What Will Democrats Look for in Debates? Someone They Can Imagine Onstage With Trump

“The one lesson from Trump that Democrats may want to take to heart is the value of saying things clearly and unambiguously, not in nuanced shades of gray,” he said. “But it’s incumbent on any Democrat to appeal to a different set of values and completely avoid the clownishness.” He said that what a winning Democrat needs to project is the “return to the power of a good idea well expressed.”

Mr. Trump would not have to insert himself into the Democratic primary process for his presence to be felt in the air over two hot Miami nights. But it has at least been suggested that he could live-tweet the proceedings during his trip to Asia for a major international summit meeting with foreign leaders.

If he follows through, it would be a change from how Mr. Trump typically employs the medium — he more often reacts to coverage of events, rather than the events themselves. In 2016, he live-tweeted only one event, the vice-presidential debate, when he retweeted accounts that mocked Senator Tim Kaine’s appearance.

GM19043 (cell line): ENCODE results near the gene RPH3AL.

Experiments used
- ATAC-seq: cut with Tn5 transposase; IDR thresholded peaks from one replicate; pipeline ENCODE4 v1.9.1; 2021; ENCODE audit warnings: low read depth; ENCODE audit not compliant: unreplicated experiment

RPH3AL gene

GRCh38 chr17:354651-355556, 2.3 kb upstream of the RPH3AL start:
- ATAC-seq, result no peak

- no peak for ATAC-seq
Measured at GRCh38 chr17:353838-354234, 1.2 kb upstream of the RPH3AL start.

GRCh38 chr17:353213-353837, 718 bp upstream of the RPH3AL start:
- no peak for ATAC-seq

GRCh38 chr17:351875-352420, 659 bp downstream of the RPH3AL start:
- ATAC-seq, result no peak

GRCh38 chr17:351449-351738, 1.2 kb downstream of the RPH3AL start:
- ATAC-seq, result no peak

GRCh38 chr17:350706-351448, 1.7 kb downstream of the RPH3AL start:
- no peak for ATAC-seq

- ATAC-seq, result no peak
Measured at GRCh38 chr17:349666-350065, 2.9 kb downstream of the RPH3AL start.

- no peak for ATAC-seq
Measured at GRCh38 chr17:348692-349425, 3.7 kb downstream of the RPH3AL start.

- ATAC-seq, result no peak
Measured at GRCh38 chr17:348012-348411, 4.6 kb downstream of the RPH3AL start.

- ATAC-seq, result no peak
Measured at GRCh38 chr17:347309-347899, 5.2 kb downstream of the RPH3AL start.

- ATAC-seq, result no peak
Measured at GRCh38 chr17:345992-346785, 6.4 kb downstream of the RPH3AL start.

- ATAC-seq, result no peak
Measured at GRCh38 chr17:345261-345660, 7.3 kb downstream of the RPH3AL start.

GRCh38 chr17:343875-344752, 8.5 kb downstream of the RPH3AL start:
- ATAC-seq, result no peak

Ms. Dunn said that if Mr. Trump chose to weigh in, it would be a gift to the candidates he targeted. “I would think the candidates would think, Terrific,” she said. “Nothing could be better than walking out of the debate with the president tweeting at me.” In terms of appearing to present a real threat and contrast to Mr. Trump, she said, “you couldn’t make the point better.”

The Republican National Committee is not outsourcing all of its rapid response to the president. The committee’s chairwoman, Ronna McDaniel, will be in Miami during the debates, talking about the “socialist policies” promoted by the Democratic field, according to an organization official. The committee, officials said, is also planning to put out a response to the debates in English, Spanish and Mandarin.

That piece of the Republican response is more similar to how incumbents have outsourced reaction in the past.

“We, as a campaign, monitored and commented on statements that were made during debates,” said David Axelrod, a former adviser to Mr. Obama. “Occasionally, the president may have inserted a comment in a speech based on something that was said. But he wasn’t live-tweeting the other side’s race. He was busy with his day job.”